So here’s the second of those peerless works, Sign Of The Hammer. It’s pure heavy metal, but Manowar’s explosive and idiosyncratic idea of what that might be. Joey DeMaio leads from the front with his humungous bass riffs and leads but the whole band is on stellar form. Eric Adams sings with absolute authority and commitment, Ross The Boss’ wild, off-the-cuff guitar solos are impossibly exciting and Scott Columbus pounds out the drum equivalent of shouting “FRESH HORSES” at the top of your voice. The songwriting is also godly, with opening lines like “black clouds on the horizon” and “burning embers of the second death will come in the night” 100% guaranteed to give all but the false true metal stirrings.

The album is near flawless. All Men Play On Ten and Animals kick the album off like KISS-on-steroids. Thor (The Power Head) is as thunderous and warring as its title suggests. Mountains is elemental in its epic scope and the black wind conjured up in The Oath and the Sign Of The Hammer tips the album into sheer aural chaos. There’s only one chink in the armour here and that’s the bass noodling of Thunderpick. It’s extremely skippable but, as always with Manowar, there’s mad genius at work as the workout proves to be an effective overture to the sublime album closer Guyana (Cult Of The Damned). Eric Adams excels here, delivering an account of mass suicide with chilling and heartbreaking sincerity.

This album has hopped around the top spot of my favourite albums of all time for decades now, vying with that other work of genius Hail To England. There are times when I seriously wonder if I’ve wasted my time listening to other music when I could have been listening to this and, listening to it again now, I reckon I probably was.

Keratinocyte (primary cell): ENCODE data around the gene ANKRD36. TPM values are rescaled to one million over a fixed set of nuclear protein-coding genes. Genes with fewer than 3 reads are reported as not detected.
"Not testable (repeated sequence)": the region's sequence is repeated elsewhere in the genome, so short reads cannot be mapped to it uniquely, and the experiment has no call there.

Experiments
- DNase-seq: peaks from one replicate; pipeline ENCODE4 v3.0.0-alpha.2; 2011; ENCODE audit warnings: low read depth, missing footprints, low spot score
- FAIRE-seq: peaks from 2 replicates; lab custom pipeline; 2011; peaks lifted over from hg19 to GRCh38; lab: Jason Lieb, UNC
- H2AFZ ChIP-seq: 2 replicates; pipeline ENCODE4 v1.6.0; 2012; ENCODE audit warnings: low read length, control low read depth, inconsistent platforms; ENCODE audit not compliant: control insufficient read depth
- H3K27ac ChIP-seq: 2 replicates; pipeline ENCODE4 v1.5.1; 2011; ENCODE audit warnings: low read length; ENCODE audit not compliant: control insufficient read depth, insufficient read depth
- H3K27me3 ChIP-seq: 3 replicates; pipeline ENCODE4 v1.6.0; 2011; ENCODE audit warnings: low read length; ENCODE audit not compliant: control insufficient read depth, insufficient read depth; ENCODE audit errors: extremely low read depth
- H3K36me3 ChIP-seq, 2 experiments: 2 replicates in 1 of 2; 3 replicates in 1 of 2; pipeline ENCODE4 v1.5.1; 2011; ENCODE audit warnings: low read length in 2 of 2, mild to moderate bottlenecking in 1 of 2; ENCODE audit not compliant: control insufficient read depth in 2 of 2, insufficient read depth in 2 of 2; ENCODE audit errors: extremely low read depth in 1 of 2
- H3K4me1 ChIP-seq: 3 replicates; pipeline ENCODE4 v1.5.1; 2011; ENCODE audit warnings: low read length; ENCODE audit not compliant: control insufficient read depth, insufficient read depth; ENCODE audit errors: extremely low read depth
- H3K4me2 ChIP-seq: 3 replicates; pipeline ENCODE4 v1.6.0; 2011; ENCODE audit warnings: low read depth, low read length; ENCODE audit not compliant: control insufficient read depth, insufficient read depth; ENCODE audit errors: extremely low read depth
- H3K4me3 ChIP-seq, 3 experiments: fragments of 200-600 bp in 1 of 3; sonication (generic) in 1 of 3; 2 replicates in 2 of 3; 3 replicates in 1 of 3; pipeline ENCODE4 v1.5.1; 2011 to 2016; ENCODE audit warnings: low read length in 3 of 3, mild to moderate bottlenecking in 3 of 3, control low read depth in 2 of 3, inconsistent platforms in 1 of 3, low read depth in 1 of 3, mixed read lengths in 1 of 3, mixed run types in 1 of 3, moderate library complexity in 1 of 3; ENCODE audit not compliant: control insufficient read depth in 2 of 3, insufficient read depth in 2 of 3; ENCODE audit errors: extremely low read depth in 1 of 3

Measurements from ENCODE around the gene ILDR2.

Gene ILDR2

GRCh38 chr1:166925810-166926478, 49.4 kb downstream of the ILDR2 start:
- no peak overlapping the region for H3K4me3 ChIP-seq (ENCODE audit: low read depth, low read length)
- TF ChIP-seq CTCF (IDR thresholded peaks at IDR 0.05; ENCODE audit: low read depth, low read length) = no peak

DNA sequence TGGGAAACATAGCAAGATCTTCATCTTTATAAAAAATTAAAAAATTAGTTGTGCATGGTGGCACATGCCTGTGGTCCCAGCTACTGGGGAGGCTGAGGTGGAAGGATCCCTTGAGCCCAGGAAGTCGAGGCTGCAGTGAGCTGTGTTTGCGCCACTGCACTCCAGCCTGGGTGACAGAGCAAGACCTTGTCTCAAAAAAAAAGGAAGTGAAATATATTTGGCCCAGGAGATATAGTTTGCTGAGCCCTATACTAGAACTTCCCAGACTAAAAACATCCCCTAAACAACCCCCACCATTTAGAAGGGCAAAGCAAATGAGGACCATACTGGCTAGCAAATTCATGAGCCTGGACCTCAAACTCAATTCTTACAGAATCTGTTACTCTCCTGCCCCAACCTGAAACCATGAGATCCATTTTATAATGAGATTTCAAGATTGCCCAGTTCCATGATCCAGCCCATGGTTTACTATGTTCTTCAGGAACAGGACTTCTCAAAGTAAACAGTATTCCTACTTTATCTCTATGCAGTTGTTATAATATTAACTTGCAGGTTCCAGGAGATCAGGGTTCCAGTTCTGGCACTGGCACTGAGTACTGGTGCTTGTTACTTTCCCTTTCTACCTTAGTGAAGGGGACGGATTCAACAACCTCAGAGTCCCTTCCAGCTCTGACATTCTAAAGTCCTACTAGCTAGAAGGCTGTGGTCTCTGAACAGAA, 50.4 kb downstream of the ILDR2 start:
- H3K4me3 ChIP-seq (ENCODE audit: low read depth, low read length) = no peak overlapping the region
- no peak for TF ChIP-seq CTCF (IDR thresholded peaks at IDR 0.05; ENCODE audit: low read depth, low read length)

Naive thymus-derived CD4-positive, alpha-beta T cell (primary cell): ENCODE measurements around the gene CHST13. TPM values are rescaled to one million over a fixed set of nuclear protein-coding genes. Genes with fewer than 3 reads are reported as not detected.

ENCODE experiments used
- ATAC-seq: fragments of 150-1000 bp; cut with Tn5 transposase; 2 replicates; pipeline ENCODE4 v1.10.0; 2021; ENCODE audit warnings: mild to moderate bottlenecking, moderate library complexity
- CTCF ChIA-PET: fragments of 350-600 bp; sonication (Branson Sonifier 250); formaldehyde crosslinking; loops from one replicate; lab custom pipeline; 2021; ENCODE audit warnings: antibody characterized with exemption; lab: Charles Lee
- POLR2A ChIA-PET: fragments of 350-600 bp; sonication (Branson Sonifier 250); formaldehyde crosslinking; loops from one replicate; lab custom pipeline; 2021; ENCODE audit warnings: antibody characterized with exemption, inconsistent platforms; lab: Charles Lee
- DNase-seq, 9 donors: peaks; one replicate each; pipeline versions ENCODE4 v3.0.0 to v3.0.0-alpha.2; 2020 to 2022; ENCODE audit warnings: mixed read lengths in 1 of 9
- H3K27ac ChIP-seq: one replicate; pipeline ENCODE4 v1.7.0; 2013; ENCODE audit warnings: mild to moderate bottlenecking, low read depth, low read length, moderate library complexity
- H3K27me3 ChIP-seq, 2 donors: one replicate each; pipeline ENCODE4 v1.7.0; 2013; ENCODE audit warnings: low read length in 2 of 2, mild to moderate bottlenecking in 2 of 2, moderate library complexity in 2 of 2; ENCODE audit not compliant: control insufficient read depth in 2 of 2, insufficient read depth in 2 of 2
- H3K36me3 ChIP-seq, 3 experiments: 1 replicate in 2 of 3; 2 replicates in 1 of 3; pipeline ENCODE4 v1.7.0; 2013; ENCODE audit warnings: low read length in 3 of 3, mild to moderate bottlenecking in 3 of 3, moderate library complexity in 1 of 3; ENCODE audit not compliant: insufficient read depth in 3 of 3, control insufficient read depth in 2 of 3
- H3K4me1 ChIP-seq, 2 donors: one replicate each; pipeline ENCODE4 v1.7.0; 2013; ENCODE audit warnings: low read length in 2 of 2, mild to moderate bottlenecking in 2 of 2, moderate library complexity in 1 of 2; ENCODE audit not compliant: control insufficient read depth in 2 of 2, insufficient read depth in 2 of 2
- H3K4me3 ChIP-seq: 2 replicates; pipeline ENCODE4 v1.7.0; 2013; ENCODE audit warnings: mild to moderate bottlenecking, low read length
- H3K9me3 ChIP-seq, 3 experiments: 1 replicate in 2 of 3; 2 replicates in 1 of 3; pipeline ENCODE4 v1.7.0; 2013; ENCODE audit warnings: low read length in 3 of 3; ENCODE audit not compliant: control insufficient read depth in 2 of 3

HMO Rating: (All Men Play On) 10 out of 5

[Manowar – Thor (The Power Head)]

UFO – Phenomenon (Review)

UFO – Phenomenon (1974)

With two studio albums behind them, UFO took off in 1974 with the recruitment of the German mad axeman Michael Schenker and the release of their excellent third album Phenomenon.

The spacey tendencies of the band’s earlier work remain in the cosmic balladry of tracks like Space Child and Crystal Light and vocalist Phil Mogg shines on these mellower tracks. But Schenker shows what he can do on the album’s rockers: peppering opener Oh My with fluid leads,  chugging infectiously on Doctor Doctor and offering up a veritable guitar goldmine on Rock Bottom. Side two is less memorable but contains two highlights in the majestic Queen Of The Deep and Too Young To Know: a great example of the kind of ultra-catchy storytelling rock that would become the band’s speciality.

More accomplished albums would follow and cement UFO’s place as classic rock giants but Phenomenon more than lives up to the promise of its titular billing with its raw and innocent mix of riffy, trippy boogie. It’s a big favourite of mine and has a uniquely proto-metal place in the UFO discography. Essential listening if you enjoy the early outings of Priest, Scorpions and Budgie and want to hear the development of a style that would be heard later, louder and heavier, in the output of NWOBHM bands such as Maiden, Saxon and Diamond Head.

HMO Rating: 4.5 out of 5

[UFO – Queen Of The Deep]

*note that older versions have ‘Oh My’ swap sides with ‘Too Young To Know’ (also occasionally mis-spelled as ‘Too Young To No’!)